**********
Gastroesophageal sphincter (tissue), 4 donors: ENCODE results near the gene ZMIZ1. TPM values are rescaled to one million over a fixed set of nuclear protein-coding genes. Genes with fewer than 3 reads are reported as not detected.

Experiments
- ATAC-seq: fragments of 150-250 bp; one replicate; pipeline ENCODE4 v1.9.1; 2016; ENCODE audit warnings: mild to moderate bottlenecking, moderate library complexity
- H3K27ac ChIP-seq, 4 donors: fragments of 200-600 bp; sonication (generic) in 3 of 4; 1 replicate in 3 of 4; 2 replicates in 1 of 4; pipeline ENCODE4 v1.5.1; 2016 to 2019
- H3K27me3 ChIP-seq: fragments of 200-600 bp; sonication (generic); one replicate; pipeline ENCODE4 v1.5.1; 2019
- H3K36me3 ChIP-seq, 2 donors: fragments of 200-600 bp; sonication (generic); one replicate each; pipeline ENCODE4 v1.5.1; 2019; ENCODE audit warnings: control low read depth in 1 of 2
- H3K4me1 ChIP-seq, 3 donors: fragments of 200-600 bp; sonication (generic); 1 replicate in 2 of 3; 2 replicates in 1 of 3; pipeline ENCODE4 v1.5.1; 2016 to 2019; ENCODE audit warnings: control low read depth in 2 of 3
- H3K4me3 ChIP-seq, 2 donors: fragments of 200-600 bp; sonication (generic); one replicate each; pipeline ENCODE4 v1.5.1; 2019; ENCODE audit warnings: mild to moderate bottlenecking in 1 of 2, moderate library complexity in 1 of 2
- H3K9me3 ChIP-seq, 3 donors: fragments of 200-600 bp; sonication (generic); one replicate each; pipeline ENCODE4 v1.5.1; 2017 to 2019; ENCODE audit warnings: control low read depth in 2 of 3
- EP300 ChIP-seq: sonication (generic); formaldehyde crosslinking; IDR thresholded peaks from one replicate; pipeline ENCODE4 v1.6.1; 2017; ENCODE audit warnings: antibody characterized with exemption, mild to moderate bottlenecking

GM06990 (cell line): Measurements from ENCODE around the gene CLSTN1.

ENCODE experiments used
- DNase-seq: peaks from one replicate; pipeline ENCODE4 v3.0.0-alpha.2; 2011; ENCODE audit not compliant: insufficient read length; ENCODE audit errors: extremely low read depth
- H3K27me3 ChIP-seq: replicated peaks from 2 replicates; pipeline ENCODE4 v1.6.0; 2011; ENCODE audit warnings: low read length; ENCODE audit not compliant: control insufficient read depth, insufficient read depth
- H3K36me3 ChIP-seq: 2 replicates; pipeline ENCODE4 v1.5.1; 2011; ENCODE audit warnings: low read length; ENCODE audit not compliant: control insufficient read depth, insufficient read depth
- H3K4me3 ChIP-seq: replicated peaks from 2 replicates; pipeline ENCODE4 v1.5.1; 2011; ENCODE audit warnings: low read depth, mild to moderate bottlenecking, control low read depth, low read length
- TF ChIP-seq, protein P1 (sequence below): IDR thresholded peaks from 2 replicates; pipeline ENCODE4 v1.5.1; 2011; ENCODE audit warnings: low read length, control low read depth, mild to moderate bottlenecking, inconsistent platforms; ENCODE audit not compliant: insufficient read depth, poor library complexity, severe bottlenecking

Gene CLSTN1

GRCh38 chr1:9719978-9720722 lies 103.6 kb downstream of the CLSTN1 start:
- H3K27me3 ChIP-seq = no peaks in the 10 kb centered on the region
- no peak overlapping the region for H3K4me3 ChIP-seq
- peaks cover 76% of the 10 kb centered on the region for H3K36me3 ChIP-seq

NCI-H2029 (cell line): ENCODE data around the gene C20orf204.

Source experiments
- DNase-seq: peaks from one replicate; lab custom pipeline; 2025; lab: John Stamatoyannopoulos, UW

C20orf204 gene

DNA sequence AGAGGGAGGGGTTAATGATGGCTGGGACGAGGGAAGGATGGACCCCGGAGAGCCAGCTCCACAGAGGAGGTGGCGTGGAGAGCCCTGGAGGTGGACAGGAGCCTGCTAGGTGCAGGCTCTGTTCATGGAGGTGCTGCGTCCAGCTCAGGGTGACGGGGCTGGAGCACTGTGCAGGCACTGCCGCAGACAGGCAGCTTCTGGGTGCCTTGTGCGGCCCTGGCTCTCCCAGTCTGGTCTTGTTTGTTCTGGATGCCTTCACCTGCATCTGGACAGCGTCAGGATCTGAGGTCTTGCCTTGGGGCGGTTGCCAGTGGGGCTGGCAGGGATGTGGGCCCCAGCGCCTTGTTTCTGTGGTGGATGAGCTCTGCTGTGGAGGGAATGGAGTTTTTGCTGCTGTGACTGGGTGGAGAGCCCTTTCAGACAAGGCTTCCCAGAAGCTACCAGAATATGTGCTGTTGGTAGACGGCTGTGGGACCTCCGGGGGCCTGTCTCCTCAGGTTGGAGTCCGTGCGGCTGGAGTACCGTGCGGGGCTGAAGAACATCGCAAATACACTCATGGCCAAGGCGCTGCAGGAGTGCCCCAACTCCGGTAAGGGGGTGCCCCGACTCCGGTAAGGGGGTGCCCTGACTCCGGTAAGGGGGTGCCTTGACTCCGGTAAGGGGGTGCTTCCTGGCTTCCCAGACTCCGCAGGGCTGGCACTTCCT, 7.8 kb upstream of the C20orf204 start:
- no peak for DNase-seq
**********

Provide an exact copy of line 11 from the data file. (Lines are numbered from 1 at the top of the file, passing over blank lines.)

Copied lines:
GM06990 (cell line): Measurements from ENCODE around the gene CLSTN1.